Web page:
Zimmerman’s self-regulated learning (SRL) model focusses on how individuals are able to make improvements through a cyclical and systematic method of learning how to adapt to ever-changing environments; however, this model is not widely applied in a physical activity (PA) behaviour change context. As such, this cross-sectional study examined the relationship between six SRL skills (planning, self-monitoring, self-evaluation, reflection, effort and self-efficacy) and PA in 480 Chinese (aged 11–19 years; M = 14.9, SD = 1.8; male = 61.3%) and 411 Scottish (aged 12–16 years; M = 13.8, SD = 1.4; male = 47.9%) adolescents. Moderate-to-vigorous intensity PA was significantly higher for Scottish (M = 48.58, SD = 26.01, p =.0005) compared to Chinese adolescents (M = 31.14, SD = 22.26). All SRL variables significantly explained a small amount of variance in moderate-to-vigorous intensity PA, in both Chinese (ΔR2 =.021, F(2, 461) = 6.320, p =.005) and Scottish (ΔR2=.020, F(2, 376) = 8.427, p =.013) adolescents; and reflection was a significant predictor of PA (Chinese p =.027; Scottish p =.003) in both samples. Despite PA differences, in both groups a similar pattern in the relationship between SRL and PA emerged, as well the importance of reflection in this relationship. It is understood that SRL skills may not necessarily come naturally to adolescents and may require explicit training, therefore, research focussing on the development of these SRL skills alongside PA, with a particular emphasis on reflection, may positively influence adolescent PA behaviour change.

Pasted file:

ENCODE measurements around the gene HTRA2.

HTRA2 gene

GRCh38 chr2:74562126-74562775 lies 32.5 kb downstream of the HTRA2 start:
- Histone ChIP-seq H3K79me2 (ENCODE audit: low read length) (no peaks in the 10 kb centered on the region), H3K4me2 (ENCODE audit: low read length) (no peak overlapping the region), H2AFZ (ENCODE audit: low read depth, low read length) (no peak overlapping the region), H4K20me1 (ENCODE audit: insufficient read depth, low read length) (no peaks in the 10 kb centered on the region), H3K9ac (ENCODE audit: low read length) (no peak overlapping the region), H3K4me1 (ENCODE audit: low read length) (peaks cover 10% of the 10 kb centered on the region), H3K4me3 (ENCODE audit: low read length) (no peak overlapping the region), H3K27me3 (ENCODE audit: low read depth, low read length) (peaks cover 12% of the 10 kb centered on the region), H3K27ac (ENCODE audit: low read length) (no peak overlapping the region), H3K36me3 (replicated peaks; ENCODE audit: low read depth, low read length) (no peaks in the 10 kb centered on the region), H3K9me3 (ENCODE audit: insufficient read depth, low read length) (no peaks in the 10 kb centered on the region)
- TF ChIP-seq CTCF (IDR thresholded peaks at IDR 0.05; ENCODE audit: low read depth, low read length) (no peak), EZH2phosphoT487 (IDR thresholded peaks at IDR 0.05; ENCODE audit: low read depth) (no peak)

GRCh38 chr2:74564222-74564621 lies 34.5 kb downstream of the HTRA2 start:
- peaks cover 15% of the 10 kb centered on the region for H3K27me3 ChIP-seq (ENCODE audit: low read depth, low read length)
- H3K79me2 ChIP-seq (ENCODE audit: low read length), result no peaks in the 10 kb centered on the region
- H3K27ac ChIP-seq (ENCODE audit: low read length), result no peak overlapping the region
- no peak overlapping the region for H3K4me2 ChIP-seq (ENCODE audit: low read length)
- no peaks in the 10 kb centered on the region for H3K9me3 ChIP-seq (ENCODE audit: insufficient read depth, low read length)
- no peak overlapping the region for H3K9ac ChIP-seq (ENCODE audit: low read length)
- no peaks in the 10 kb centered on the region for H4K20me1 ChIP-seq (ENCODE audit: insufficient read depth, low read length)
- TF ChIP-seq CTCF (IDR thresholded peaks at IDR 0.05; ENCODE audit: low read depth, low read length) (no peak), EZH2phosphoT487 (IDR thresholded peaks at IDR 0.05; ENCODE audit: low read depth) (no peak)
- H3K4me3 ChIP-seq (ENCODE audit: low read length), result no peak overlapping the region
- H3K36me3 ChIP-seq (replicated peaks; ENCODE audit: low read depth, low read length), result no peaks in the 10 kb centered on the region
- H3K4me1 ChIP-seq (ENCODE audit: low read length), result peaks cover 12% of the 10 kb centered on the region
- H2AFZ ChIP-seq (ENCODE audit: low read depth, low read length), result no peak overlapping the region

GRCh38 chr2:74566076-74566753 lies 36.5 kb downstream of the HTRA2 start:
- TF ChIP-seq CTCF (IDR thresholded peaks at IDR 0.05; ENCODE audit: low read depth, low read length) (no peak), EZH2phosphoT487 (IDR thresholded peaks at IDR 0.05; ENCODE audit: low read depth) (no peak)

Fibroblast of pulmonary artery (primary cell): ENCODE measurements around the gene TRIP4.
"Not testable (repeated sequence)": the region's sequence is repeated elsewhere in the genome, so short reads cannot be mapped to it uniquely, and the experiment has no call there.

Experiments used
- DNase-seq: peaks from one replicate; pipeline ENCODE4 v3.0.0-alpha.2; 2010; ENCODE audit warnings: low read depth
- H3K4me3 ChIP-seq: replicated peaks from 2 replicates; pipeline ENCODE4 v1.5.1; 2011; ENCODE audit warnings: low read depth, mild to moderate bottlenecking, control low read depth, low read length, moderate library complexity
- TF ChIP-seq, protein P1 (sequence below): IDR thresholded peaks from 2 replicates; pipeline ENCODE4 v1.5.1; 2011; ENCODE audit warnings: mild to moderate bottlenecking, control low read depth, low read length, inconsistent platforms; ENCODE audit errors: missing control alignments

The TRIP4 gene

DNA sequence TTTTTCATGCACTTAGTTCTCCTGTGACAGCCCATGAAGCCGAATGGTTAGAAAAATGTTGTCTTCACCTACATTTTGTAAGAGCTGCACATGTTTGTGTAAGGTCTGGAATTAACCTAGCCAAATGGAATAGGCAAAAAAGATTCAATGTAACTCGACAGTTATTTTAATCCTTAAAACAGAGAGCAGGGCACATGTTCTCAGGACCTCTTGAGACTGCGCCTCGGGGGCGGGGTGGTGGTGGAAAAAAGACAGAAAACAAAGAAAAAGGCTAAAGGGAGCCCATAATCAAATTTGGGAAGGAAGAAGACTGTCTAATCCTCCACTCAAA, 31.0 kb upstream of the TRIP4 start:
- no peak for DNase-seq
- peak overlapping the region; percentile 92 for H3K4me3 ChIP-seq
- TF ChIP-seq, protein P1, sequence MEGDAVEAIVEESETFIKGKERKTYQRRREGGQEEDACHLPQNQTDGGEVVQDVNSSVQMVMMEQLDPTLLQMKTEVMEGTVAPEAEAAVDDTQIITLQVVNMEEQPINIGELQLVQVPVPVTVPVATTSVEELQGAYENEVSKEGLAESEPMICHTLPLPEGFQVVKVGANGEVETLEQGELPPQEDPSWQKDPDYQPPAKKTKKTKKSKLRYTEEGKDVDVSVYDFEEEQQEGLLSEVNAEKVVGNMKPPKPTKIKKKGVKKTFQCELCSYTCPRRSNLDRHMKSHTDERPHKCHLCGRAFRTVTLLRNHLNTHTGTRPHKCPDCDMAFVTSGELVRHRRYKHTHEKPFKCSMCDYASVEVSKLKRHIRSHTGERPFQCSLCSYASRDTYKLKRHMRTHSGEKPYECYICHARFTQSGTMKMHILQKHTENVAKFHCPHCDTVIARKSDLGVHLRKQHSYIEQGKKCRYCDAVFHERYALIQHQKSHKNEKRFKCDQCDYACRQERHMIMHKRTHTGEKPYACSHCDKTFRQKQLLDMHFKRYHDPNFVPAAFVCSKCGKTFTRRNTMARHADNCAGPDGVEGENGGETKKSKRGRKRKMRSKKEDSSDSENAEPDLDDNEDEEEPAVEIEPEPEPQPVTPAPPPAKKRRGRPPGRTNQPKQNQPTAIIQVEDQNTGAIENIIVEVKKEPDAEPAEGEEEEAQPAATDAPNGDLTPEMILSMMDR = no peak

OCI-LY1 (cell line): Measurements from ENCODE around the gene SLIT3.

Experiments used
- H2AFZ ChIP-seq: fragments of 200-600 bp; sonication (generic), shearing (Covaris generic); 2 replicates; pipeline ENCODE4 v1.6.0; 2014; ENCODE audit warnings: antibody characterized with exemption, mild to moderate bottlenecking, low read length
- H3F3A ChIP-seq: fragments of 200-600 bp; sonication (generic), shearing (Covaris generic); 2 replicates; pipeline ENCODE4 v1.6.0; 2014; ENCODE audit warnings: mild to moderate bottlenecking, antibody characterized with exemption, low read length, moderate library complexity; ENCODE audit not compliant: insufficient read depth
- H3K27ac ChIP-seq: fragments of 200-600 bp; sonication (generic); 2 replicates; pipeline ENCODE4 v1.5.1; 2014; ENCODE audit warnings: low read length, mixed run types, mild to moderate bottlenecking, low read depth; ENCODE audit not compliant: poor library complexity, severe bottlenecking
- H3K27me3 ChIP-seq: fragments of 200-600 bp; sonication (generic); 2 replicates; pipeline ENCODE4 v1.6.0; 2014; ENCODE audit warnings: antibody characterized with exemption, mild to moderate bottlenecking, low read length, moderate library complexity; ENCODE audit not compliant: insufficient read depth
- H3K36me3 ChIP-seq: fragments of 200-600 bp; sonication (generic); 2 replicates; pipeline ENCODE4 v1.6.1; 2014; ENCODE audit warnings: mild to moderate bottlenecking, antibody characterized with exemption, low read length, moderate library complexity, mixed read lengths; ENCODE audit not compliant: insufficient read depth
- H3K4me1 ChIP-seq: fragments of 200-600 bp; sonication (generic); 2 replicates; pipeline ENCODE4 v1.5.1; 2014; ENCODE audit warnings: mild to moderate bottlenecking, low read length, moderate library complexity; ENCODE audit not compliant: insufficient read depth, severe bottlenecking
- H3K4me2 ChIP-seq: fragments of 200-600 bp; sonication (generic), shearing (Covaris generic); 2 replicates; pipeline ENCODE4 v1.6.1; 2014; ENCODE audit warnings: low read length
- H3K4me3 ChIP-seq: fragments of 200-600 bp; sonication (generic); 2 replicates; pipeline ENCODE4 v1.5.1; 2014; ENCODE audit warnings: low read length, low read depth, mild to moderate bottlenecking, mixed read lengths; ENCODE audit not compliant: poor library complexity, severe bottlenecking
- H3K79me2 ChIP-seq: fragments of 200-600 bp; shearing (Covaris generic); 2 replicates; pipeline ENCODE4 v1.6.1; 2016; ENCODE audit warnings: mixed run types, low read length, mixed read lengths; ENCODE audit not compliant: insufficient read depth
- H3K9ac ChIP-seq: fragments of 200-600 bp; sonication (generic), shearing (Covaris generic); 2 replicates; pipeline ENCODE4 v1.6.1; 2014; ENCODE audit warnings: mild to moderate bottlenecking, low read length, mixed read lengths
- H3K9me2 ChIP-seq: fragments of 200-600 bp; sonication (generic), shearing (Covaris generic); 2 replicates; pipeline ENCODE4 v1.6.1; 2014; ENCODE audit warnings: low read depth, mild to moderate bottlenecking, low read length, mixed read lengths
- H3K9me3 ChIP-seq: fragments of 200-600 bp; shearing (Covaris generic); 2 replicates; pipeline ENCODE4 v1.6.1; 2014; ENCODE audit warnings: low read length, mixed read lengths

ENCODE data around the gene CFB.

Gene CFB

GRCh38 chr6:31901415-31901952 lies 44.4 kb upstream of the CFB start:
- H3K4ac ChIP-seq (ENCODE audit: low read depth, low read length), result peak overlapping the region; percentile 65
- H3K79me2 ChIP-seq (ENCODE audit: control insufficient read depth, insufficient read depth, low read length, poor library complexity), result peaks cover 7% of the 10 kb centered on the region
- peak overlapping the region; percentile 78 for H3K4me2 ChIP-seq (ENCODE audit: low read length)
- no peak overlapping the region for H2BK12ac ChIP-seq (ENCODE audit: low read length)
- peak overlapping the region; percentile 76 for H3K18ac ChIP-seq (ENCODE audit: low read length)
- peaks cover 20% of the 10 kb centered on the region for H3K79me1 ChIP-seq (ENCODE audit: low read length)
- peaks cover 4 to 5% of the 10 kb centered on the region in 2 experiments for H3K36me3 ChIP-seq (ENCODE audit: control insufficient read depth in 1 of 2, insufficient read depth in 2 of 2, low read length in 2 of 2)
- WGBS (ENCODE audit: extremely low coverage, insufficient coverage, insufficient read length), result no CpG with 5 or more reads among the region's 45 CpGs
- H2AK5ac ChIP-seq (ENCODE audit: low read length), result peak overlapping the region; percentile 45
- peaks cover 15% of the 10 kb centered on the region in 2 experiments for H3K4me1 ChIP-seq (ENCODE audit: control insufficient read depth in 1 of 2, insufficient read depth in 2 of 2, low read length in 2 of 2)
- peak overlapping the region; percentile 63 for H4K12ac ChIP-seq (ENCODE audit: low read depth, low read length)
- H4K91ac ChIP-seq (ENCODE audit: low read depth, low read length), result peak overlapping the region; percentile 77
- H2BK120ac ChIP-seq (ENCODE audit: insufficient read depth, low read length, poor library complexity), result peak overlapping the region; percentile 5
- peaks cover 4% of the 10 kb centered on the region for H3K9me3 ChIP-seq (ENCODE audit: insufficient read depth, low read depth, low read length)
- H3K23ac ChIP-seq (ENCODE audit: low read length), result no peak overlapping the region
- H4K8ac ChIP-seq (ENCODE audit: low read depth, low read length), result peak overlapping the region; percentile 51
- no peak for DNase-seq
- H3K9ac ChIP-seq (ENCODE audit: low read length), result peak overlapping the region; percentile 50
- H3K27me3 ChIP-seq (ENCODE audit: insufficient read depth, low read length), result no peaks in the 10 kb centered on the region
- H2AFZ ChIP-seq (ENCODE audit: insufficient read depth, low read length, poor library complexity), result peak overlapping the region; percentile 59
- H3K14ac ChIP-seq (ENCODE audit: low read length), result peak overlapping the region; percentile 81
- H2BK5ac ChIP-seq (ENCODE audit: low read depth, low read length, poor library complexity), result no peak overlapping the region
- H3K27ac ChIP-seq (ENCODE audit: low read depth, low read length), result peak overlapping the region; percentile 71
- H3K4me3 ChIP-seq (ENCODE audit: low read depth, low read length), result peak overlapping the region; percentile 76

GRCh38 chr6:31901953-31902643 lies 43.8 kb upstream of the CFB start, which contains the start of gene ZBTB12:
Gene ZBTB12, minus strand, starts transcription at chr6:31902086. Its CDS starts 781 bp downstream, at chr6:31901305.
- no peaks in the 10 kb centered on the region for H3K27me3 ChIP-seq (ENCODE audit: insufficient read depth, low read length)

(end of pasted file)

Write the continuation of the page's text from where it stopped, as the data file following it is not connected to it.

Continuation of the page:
|Number of pages||15|
|Journal||International Journal of Sport and Exercise Psychology|
|Publication status||Published - 2 Nov 2019|
Scopus Subject Areas
- Social Psychology
- Applied Psychology
- physical activity